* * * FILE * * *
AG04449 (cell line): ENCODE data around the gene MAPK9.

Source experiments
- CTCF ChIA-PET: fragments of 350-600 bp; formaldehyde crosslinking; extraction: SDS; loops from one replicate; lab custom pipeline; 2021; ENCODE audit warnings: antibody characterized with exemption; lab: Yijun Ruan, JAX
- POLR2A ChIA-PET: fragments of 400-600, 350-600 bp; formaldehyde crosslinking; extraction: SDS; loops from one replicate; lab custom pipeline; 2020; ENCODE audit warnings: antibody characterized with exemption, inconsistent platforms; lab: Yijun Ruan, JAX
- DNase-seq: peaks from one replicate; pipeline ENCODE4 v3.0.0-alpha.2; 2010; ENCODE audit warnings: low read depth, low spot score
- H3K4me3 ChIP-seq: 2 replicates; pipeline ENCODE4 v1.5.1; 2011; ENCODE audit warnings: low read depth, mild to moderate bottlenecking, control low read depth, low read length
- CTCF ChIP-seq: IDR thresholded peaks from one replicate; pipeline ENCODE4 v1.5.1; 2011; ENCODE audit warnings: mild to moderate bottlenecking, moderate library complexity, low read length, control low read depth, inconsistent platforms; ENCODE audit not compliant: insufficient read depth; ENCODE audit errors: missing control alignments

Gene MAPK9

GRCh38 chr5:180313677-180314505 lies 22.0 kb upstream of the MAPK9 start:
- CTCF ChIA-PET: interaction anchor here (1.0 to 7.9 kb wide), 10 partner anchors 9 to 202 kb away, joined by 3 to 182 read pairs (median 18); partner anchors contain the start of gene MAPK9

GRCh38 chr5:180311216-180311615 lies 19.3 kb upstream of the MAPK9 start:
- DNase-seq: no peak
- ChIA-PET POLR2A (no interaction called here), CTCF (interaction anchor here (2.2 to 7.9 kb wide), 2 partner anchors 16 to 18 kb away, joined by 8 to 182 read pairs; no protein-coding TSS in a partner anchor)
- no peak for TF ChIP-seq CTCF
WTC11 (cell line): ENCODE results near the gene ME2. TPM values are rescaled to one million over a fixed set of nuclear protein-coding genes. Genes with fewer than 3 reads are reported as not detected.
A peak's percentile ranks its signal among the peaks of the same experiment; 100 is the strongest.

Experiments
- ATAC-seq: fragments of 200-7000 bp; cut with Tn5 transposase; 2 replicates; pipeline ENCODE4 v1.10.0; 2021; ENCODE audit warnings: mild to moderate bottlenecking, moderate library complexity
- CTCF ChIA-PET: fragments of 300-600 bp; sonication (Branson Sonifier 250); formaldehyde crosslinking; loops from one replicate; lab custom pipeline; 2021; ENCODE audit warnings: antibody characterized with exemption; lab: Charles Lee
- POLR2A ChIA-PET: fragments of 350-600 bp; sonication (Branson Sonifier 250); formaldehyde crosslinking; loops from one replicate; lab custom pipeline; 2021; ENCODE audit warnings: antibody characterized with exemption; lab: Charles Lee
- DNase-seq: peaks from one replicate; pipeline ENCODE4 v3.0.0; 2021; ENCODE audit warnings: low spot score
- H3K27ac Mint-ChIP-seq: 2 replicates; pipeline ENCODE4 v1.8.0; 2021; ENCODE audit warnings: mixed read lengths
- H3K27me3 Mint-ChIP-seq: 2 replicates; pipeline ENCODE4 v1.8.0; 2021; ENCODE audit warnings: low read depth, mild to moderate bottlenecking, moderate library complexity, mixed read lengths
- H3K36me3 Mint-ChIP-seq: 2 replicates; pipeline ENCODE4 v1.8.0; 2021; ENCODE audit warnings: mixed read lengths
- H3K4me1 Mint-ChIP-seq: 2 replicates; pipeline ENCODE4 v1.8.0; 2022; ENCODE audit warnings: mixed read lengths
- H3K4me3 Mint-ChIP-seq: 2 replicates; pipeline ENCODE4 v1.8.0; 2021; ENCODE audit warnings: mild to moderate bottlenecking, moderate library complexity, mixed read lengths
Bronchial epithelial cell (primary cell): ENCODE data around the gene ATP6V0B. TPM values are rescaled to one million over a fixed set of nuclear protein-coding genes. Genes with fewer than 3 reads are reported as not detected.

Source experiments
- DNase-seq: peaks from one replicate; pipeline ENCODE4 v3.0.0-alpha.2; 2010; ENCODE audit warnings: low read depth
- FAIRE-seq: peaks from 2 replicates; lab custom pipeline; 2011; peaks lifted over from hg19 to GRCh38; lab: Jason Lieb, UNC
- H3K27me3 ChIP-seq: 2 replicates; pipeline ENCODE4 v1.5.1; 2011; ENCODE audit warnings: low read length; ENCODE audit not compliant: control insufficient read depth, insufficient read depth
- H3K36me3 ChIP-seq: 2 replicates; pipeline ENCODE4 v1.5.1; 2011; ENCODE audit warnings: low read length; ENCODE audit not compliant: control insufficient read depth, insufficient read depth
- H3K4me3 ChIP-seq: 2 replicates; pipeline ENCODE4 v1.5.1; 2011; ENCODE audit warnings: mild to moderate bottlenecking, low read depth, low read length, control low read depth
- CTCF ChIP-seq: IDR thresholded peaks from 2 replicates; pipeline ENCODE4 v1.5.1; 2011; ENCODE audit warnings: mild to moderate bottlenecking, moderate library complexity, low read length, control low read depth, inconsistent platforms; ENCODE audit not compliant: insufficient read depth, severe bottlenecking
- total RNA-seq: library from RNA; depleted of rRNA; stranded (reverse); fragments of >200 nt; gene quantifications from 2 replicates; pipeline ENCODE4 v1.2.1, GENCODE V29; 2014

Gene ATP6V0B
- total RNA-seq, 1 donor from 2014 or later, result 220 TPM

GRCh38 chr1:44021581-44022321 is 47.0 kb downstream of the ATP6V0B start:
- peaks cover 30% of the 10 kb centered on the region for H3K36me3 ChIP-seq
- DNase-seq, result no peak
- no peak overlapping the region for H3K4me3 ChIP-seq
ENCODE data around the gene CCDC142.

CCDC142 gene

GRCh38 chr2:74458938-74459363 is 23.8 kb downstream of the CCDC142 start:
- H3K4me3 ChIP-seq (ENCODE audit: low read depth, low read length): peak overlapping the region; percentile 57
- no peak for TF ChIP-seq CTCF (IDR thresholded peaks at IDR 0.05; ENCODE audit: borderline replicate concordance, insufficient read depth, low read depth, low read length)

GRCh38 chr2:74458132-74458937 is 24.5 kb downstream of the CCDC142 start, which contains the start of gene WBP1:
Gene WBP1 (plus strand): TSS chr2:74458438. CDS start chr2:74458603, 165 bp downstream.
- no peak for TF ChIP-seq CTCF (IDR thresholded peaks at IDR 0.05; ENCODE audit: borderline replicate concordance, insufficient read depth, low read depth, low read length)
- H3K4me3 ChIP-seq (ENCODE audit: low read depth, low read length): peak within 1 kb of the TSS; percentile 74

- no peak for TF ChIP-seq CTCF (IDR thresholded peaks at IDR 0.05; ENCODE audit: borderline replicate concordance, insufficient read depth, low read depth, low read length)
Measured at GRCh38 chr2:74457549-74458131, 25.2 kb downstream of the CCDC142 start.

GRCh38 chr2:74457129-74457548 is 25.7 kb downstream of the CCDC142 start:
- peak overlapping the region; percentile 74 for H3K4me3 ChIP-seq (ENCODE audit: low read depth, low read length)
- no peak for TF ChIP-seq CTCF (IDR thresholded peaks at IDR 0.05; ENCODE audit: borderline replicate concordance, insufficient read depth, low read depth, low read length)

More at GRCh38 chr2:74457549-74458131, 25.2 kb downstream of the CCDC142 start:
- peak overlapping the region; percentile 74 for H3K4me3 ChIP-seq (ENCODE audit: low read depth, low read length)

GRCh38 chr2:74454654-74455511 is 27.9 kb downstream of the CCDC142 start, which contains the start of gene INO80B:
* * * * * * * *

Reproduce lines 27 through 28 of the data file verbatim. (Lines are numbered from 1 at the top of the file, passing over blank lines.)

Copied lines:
Bronchial epithelial cell (primary cell): ENCODE data around the gene ATP6V0B. TPM values are rescaled to one million over a fixed set of nuclear protein-coding genes. Genes with fewer than 3 reads are reported as not detected.

Source experiments